Survey Flow in Qualtrics

Once in the Survey Flow screen, you can start adding items to your flow, such as Blocks, Branches, Embedded Data, Randomizer, Authenticator, etc. Use the Add Below option to keep adding items. These display to the respondents in the order they are shown in the screen – the survey elements flow from top to bottom, left to right.

Survey Flow in Qualtics, just as its name implies, is where you control the way in which your respondents traverse your survey. It can be somewhat intimidating at first, but once you start using it, you will see its great benefits. It truly unlocks the power of the Qualtrics platform!

Before we dive right into Survey Flow, there is another important tool you should know about:  Blocks. It is very helpful to divide your survey into Blocks. There are different reasons to utilize the Blocks tool. It can be as simple as dividing your survey into logical parts (for example, you may want a first block to be “Demographics”, then add each questionnaire as a separate block), or you may want to be able to send your survey respondents to different questionnaires within the survey based on a variety of information (responses to previous questions or even Embedded Data that you may have uploaded to your Contact List). There is even a Scoring subsystem (accessed from the Survey Options icon on the Edit screen), so you can score individual sections (Blocks) and use the Scores from one or more of the blocks live during the survey. This feature can be used to create adaptive testing, etc.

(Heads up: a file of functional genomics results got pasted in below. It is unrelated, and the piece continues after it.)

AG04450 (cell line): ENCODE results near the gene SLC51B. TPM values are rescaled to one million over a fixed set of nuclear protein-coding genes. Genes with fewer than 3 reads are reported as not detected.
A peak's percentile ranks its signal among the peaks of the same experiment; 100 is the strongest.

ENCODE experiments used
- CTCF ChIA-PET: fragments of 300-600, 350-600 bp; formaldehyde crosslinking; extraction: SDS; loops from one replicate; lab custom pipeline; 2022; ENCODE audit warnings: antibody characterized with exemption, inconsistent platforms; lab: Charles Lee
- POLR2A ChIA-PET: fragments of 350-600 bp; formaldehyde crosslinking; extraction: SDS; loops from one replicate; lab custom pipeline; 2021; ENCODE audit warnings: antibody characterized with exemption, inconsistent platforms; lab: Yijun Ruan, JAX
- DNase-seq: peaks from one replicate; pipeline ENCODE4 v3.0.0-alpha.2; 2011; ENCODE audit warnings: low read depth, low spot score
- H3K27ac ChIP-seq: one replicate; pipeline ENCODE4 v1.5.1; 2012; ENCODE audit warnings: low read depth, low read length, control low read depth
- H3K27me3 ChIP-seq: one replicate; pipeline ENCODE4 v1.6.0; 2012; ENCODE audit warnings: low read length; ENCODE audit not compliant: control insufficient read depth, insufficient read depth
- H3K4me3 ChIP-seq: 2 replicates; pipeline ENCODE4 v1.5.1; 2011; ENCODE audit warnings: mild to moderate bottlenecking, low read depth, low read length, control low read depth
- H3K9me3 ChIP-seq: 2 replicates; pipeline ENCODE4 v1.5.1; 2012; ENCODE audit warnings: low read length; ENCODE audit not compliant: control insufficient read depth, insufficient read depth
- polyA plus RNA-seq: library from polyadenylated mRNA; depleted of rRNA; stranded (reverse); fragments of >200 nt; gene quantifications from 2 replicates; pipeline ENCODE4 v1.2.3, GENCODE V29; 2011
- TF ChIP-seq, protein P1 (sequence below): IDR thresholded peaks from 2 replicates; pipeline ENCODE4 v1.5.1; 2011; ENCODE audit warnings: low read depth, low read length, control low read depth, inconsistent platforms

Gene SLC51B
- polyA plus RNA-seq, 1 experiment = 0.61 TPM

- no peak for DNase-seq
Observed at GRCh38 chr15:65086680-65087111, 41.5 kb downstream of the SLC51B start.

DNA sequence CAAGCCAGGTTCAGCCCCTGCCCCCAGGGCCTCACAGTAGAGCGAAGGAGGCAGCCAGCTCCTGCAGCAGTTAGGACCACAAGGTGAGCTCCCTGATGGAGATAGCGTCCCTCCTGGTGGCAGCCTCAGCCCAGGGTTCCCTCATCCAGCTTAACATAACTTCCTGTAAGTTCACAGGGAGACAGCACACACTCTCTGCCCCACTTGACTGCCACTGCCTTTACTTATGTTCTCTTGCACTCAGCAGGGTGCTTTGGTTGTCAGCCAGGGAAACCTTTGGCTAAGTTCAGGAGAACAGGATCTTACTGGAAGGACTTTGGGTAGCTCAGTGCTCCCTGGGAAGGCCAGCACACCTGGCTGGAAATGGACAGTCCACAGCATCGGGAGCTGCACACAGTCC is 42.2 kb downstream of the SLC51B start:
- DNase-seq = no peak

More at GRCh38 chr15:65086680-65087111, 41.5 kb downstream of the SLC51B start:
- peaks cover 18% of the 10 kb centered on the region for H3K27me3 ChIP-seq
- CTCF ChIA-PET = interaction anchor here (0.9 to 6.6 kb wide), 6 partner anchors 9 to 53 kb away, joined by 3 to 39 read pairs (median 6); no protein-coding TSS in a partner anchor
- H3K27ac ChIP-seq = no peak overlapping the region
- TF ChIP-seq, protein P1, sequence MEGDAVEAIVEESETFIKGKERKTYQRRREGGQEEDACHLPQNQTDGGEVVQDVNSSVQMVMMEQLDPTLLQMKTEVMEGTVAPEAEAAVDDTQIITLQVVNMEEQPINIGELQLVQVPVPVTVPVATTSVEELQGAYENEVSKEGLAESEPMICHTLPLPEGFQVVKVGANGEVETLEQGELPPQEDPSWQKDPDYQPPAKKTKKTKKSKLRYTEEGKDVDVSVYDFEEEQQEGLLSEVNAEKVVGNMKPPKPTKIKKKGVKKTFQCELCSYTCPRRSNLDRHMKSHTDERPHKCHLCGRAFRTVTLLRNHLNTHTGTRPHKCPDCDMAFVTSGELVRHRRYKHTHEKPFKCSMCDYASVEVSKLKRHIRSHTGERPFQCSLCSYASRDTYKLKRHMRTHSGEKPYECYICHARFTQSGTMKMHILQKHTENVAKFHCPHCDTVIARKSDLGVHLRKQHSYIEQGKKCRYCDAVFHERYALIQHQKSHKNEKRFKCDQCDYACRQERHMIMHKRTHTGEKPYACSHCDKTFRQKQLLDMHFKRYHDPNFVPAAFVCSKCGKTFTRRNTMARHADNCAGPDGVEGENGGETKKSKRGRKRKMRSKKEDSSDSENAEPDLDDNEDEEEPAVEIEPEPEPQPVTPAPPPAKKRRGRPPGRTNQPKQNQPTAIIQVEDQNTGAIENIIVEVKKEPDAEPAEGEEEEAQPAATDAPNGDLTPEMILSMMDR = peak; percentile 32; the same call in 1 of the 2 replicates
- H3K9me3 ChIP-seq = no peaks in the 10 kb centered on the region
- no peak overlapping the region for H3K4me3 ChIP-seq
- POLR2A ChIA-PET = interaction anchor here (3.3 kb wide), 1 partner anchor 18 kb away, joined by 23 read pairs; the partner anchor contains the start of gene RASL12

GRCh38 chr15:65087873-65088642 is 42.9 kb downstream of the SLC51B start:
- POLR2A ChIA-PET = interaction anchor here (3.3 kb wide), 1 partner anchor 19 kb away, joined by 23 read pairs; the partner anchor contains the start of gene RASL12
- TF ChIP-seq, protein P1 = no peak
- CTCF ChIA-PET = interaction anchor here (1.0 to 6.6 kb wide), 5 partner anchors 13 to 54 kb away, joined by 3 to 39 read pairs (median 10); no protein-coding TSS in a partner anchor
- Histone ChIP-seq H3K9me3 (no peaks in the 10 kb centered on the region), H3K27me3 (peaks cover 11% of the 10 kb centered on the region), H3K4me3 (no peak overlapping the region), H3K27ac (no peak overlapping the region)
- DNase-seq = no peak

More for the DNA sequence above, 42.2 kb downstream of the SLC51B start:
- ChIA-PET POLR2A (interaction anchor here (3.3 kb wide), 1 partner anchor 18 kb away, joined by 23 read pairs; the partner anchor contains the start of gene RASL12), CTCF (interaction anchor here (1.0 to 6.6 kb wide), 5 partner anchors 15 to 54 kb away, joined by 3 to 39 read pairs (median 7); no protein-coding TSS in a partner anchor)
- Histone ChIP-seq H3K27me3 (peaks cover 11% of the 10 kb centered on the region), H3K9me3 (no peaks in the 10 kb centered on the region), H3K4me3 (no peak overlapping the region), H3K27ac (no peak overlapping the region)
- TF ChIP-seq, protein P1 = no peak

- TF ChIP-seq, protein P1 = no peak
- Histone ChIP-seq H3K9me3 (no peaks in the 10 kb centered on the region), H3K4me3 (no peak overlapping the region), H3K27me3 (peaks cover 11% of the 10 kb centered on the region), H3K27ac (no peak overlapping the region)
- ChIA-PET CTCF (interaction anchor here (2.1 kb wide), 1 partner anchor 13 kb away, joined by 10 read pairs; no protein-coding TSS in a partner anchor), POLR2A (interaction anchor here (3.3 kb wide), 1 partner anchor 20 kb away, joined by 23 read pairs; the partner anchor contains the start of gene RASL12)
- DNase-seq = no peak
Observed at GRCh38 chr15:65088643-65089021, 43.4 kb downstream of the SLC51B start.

Survey Flow is accessed by this icon on the left pane of the Survey Edit screen:

Once in the Survey Flow screen, you can start adding items to your flow, such as Blocks, Branches, Embedded Data, Randomizer, Authenticator, etc. Use the Add Below option to keep adding items. These display to the respondents in the order they are shown in the screen – the survey elements flow from top to bottom, left to right.

A brief description of some of the most common elements of the Survey Flow:


Add Blocks of Questions to the Survey Flow.


Add Branches to the Survey Flow to send respondents to a different block based on criteria such as their answers to previous questions, Embedded Data, etc.


Add Embedded Data fields here to treat like variables. The data field will remain set to whatever value you assign it until you change it later in the flow. The most common source of Embedded Data is the “extra” data fields in your Contact Lists. This data is all accessible and usable within the Survey Flow.